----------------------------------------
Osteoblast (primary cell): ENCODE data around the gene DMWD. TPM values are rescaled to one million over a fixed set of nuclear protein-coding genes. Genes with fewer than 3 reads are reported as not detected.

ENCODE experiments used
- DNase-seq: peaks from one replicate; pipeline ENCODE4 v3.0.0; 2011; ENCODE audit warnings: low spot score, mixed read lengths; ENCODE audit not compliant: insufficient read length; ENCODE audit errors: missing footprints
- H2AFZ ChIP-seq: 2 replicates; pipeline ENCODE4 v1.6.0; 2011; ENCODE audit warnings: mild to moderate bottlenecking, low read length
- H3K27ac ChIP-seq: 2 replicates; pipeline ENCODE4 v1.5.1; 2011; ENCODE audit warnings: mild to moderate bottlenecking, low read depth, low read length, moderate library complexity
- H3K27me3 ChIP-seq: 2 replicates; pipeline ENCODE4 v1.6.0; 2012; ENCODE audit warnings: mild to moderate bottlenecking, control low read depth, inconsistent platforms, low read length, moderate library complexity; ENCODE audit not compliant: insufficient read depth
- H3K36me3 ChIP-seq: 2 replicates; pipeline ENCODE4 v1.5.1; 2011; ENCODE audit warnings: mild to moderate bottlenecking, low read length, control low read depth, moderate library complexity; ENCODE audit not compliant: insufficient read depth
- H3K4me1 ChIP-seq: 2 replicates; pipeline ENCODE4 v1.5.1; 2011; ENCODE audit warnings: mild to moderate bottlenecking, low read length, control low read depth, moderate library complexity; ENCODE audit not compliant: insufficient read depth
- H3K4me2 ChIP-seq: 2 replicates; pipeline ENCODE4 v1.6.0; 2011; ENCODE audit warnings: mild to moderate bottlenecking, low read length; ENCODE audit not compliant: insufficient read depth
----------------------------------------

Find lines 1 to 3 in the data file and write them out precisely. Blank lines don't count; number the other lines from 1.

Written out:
Osteoblast (primary cell): ENCODE data around the gene DMWD. TPM values are rescaled to one million over a fixed set of nuclear protein-coding genes. Genes with fewer than 3 reads are reported as not detected.

ENCODE experiments used
- DNase-seq: peaks from one replicate; pipeline ENCODE4 v3.0.0; 2011; ENCODE audit warnings: low spot score, mixed read lengths; ENCODE audit not compliant: insufficient read length; ENCODE audit errors: missing footprints